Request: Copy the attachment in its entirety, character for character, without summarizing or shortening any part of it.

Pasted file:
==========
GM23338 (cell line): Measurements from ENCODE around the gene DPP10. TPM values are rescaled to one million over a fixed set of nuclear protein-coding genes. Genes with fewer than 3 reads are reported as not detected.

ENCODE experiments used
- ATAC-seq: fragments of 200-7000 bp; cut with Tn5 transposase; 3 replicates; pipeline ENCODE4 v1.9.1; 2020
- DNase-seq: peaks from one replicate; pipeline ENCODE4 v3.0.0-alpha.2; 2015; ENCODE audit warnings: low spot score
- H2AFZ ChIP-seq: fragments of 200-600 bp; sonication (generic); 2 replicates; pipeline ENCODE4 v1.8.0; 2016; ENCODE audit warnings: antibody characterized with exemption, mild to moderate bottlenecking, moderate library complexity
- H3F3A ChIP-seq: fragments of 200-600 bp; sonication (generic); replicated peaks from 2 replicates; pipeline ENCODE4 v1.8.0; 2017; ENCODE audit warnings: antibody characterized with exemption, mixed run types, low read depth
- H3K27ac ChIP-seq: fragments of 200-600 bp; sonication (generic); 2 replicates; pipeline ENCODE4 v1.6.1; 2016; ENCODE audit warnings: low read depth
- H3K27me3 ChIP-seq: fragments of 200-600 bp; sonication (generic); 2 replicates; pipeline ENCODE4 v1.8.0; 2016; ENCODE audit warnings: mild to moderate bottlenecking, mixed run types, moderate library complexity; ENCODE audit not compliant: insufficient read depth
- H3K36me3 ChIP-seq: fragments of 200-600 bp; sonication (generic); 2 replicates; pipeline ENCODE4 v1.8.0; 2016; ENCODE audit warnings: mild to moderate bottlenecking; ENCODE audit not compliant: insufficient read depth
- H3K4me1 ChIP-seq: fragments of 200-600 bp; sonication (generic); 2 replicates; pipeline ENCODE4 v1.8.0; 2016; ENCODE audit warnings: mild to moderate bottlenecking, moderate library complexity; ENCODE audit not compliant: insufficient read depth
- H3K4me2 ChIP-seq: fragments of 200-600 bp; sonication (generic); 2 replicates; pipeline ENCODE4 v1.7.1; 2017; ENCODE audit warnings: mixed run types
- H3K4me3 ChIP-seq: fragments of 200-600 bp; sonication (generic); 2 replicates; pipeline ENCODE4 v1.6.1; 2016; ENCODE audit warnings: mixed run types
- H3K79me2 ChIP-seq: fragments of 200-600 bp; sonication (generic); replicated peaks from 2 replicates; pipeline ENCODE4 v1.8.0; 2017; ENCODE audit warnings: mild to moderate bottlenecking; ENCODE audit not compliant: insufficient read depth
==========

GM23338 (cell line): Measurements from ENCODE around the gene DPP10. TPM values are rescaled to one million over a fixed set of nuclear protein-coding genes. Genes with fewer than 3 reads are reported as not detected.

ENCODE experiments used
- ATAC-seq: fragments of 200-7000 bp; cut with Tn5 transposase; 3 replicates; pipeline ENCODE4 v1.9.1; 2020
- DNase-seq: peaks from one replicate; pipeline ENCODE4 v3.0.0-alpha.2; 2015; ENCODE audit warnings: low spot score
- H2AFZ ChIP-seq: fragments of 200-600 bp; sonication (generic); 2 replicates; pipeline ENCODE4 v1.8.0; 2016; ENCODE audit warnings: antibody characterized with exemption, mild to moderate bottlenecking, moderate library complexity
- H3F3A ChIP-seq: fragments of 200-600 bp; sonication (generic); replicated peaks from 2 replicates; pipeline ENCODE4 v1.8.0; 2017; ENCODE audit warnings: antibody characterized with exemption, mixed run types, low read depth
- H3K27ac ChIP-seq: fragments of 200-600 bp; sonication (generic); 2 replicates; pipeline ENCODE4 v1.6.1; 2016; ENCODE audit warnings: low read depth
- H3K27me3 ChIP-seq: fragments of 200-600 bp; sonication (generic); 2 replicates; pipeline ENCODE4 v1.8.0; 2016; ENCODE audit warnings: mild to moderate bottlenecking, mixed run types, moderate library complexity; ENCODE audit not compliant: insufficient read depth
- H3K36me3 ChIP-seq: fragments of 200-600 bp; sonication (generic); 2 replicates; pipeline ENCODE4 v1.8.0; 2016; ENCODE audit warnings: mild to moderate bottlenecking; ENCODE audit not compliant: insufficient read depth
- H3K4me1 ChIP-seq: fragments of 200-600 bp; sonication (generic); 2 replicates; pipeline ENCODE4 v1.8.0; 2016; ENCODE audit warnings: mild to moderate bottlenecking, moderate library complexity; ENCODE audit not compliant: insufficient read depth
- H3K4me2 ChIP-seq: fragments of 200-600 bp; sonication (generic); 2 replicates; pipeline ENCODE4 v1.7.1; 2017; ENCODE audit warnings: mixed run types
- H3K4me3 ChIP-seq: fragments of 200-600 bp; sonication (generic); 2 replicates; pipeline ENCODE4 v1.6.1; 2016; ENCODE audit warnings: mixed run types
- H3K79me2 ChIP-seq: fragments of 200-600 bp; sonication (generic); replicated peaks from 2 replicates; pipeline ENCODE4 v1.8.0; 2017; ENCODE audit warnings: mild to moderate bottlenecking; ENCODE audit not compliant: insufficient read depth